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Thank you all for your input. You are right; everything is alright in moderation. For my mom though, everything that uses something with a screen on it is considered "bad", "unhealthy", and "brain-rotting". In this day and age almost everything is done with a screened device. If filmmaking, for instance, was my hobby (well, it kind of is with filming videos), I would be in the same predicament as I need my computer and camera for that. Unless she expects me to get an old Georges Melies-style camera and some film. I'm not entirely sure what she wants from me.

Thank you all for your support and answering the question. I will keep the poll open for a bit longer to see what happens.

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hobby noun plural hobbies

a pursuit outside one's regular occupation engaged in especially for relaxation
 
Yup, I think gaming fits the definition for the most part.
Of course, it shouldn't get in the way of other life priorities, such as family, school & work.
Also there are both positives and negatives. On the plus side, it can help keep the mind active, engage in new learning, promote problem solving, and in some cases, promote social interaction (just look at the forums). On the negative side, it can be addictive, certain games may encourage poor behavior for those prone to it, and it's possible the light emitted by screens can inhibit sleep if played late at night.
As with just about all hobbies, there are pros and cons, and it's up to parents to do what they think is best for their kids. For instance, we never allowed any screen time for our kids until they were two, and then at that point, it was limited to under an hour a day, and the programming had to be slow paced for younger children. Now our kids are full of imagination and rarely beg for certain toys, because they almost never saw commercials, lol.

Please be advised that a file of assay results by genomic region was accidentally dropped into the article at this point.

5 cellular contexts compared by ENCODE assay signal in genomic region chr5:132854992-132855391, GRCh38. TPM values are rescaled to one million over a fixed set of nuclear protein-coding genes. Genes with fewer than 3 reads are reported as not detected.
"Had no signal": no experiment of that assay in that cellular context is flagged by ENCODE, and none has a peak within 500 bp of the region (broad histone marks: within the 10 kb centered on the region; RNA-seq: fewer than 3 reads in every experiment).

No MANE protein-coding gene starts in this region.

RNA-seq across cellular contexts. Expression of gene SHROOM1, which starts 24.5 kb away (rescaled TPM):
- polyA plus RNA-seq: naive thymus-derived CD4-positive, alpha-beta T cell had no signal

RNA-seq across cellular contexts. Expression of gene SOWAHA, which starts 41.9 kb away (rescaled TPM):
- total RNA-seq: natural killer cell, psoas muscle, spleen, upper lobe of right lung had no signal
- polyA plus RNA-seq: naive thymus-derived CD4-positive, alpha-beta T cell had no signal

I hope all goes well with your mom. I encourage you to do your best to show respect when discussing your point of view, as well as for whatever decision she makes. My guess is she's doing what she believes is best for you in the long run. No parent is perfect, but most of us try to do what's best for our kids!

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Thanks for everyone's kind words here. Seven of you have voted at the time of writing this, and I think that will help my case here. I have also been trying to focus more on other things, like art and video-making. I have been doing pretty good in school, and I have before the games were taken away, so that isn't an issue. Thanks for being so supportive. Thankfully, I still have my computer, old as it is!

Unfortunately, things haven't gotten much better around here. Still a lot of fighting and arguing. Not just about video games, but other things I won't get into here. Right now, I'm trying to get my DSi back so I can use Flipnote Studio to animate a segment of my upcoming Space Invad-- er, I mean, Mystery Review pilot. 

Again, thank you all for the nice words and good advice. And thanks for being an online oasis. I like to talk, well, a lot. My friends all have social media apps like Snapchat, Instagram, and Tik Tok. My parents don't let me get those, but it's not like I want them. I just like to talk to people, and it has been a bit lonely since quarantine started. After a few months, it starts to get to you. I'm glad I came over here to talk to others about my true passion: retro video games. Thanks for being there.